Sock It to Me Cool Girl Tracy Wiczer's Rescue Bunny WisteriaWhen she’s not brainstorming how to help patients, Tracy hops back to helping her pet cause: rabbit rescue. She spends her time assisting organizations that house and help bunnies, even utilizing the “Bunderground Railroad” rescuer transport to help rabbits find homes when there is no space available anywhere in central Ohio. “I’ve had up to 13 rabbits living in my house because there was simply nowhere for them to go at the time,” she confesses.

“I adopted my first pair of rabbits when I was in college,” she recalls. “Thumper and Muncher were my first bunnies and taught me a lot about rabbits. I discovered Ohio House Rabbit Rescue (OHRR) when I was looking to adopt a rabbit after one of mine passed away. Before this point I didn’t realize that rescuing rabbits was a thing!”

Through OHRR, Tracy learned about “Buncare” volunteering, which she began doing in November of 2014. She fed and cleaned up the litter every Tuesday, and, eventually, she was invited to be a bigger part of their organization by helping catch domestic rabbits that people released into the wild when they no longer wanted to care for them.

Sock It to Me Cool Girl Tracy Wiczer with a group of volunteers rescuing rabbits in the snow.

“Personally, if you let me “free” into the wild, I would struggle to survive,” Tracy says, “So you can imagine a similar problem for a domestic rabbit!”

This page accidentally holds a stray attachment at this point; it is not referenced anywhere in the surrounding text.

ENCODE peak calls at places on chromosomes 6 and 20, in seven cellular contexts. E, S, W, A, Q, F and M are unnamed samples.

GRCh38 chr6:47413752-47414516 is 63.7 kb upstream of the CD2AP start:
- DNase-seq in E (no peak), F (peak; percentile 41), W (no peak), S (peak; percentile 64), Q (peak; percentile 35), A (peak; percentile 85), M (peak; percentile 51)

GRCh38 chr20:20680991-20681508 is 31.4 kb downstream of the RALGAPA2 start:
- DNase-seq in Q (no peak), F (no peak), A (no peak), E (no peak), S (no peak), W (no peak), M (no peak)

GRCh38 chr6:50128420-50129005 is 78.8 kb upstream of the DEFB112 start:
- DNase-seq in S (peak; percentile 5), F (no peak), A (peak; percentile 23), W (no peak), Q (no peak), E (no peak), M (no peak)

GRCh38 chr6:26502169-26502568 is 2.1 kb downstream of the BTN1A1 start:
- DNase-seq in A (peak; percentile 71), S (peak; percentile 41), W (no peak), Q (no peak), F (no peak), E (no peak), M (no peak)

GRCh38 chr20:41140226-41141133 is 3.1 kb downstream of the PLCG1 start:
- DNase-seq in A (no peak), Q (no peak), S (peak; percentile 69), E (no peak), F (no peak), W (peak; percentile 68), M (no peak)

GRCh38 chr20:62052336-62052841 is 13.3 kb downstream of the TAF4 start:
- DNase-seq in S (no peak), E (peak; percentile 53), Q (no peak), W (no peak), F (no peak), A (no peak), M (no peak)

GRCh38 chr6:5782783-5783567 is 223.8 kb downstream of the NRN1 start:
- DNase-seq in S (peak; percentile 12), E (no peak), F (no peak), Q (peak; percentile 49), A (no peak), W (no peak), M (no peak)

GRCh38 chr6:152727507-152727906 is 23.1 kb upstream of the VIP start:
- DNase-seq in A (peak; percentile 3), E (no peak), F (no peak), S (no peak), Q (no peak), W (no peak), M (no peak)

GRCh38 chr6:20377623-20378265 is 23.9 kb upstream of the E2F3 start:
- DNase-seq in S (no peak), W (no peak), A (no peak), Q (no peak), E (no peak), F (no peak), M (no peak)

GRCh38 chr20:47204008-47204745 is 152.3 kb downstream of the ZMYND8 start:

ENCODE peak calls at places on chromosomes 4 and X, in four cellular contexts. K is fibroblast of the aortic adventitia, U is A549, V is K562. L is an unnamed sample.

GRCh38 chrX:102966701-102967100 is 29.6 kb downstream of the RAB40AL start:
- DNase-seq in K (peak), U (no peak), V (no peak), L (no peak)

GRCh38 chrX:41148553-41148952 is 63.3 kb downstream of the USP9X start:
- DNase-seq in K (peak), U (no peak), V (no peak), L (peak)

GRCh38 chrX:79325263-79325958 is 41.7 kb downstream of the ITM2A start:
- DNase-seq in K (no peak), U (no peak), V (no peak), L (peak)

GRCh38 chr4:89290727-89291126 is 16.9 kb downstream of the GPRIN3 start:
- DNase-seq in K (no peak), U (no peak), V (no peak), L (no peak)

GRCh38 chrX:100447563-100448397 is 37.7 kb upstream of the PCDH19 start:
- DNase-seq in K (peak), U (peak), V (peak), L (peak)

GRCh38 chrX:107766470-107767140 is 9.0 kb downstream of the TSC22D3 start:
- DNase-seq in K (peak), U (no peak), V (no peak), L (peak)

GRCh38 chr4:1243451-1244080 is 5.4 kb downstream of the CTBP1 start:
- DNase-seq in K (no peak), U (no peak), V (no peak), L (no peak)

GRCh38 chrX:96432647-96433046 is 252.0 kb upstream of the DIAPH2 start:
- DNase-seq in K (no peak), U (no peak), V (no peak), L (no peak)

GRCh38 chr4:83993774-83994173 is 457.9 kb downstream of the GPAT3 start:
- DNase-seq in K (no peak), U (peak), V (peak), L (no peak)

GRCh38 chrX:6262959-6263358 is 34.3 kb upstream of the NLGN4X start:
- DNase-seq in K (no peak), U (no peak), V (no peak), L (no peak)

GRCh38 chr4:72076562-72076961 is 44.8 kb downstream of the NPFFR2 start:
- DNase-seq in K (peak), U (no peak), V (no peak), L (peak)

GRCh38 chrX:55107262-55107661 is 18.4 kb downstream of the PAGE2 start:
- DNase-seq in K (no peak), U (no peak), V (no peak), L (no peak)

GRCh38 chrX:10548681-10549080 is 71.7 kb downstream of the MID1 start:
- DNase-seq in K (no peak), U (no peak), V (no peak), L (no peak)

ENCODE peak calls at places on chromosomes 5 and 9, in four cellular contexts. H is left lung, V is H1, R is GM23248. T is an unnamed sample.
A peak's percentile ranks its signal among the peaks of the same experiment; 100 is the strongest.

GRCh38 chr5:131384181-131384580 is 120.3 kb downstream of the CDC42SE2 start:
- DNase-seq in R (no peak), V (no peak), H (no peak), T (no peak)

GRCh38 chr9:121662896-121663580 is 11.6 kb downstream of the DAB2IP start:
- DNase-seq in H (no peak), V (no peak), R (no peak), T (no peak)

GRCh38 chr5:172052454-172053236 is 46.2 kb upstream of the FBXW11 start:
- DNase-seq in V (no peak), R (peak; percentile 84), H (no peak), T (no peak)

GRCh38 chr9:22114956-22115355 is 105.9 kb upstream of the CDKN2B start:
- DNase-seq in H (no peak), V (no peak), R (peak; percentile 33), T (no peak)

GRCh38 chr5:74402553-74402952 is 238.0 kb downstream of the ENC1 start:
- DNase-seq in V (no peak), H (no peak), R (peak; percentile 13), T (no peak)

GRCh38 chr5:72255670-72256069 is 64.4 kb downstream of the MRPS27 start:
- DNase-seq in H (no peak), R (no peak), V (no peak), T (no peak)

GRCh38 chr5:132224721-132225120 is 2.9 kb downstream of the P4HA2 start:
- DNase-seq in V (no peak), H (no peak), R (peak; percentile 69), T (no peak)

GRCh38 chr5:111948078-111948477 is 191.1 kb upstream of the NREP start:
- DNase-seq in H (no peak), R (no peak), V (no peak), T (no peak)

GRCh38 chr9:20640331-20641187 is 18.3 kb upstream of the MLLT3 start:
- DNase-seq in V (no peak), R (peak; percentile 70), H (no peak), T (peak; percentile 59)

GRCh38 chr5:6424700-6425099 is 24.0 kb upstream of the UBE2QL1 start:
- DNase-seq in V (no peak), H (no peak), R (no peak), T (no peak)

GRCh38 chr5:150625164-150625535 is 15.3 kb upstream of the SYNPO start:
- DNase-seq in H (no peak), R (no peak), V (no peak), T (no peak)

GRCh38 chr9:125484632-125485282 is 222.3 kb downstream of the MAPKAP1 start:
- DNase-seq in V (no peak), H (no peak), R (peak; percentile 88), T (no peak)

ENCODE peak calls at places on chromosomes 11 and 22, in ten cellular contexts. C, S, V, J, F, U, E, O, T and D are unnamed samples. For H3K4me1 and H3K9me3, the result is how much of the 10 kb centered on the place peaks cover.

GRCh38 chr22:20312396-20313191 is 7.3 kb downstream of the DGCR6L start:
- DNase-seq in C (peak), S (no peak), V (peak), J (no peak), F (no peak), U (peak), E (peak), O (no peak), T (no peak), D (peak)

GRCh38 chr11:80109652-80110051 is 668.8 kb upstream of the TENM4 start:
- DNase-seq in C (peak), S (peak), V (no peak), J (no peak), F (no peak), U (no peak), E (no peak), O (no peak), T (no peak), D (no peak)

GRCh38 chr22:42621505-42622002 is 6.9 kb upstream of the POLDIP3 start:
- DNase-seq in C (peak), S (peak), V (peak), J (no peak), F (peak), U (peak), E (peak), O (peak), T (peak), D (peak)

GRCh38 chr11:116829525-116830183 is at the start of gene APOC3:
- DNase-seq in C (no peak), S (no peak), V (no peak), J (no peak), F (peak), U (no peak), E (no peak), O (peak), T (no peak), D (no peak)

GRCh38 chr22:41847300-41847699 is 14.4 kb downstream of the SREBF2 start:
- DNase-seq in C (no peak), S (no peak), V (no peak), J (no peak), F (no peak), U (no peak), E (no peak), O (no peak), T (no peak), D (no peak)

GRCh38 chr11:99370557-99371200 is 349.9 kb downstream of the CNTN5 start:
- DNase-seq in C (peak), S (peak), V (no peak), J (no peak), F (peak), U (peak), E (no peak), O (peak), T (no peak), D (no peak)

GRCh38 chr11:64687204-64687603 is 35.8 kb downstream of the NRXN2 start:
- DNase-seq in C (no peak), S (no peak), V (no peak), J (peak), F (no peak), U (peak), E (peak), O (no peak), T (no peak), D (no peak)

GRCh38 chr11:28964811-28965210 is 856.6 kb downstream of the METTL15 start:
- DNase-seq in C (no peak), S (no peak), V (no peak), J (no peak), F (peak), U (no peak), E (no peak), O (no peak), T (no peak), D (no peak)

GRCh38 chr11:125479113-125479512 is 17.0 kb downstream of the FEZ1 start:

Sock It to Me Cool Girl Tracy Wiczer's rescue bunny Tink.She has helped rescue over 60 stray rabbits since July 2016, and also assists in transporting them to vet appointments. For OHRR, Tracy also coordinates their “chillaxabun lounge” at the Midwest Bunfest convention, gives education presentations, helps with adoption events, and plays matchmaker by setting up “bunny bonding,” which is basically matchmaking for rabbits. By partnering with OHRR, the Columbus House Rabbit Society (CHRS), and the local humane society, she’s helped many fuzzy tailed friends find a place they can call home.

So what advice does this rabbit rescuer and patient proponent have for young women leaping into adulthood?

“I was definitely never one of the cool girls as I excelled in school, was a band nerd, and am not especially athletic. It’s 100% ok to be a dork!”

We agree that any dork that helps people and pets live better lives is truly a very Cool Girl!

Help end cancer & support The James: http://pelotonia.org/

Megan C. Valentine-Shafer

Name: Megan C. Valentine-Shafer
Age: 25
Location: Chicopee, MA
Occupation: Licensed Pharmacist, Recent Graduate and currently Job Hunting.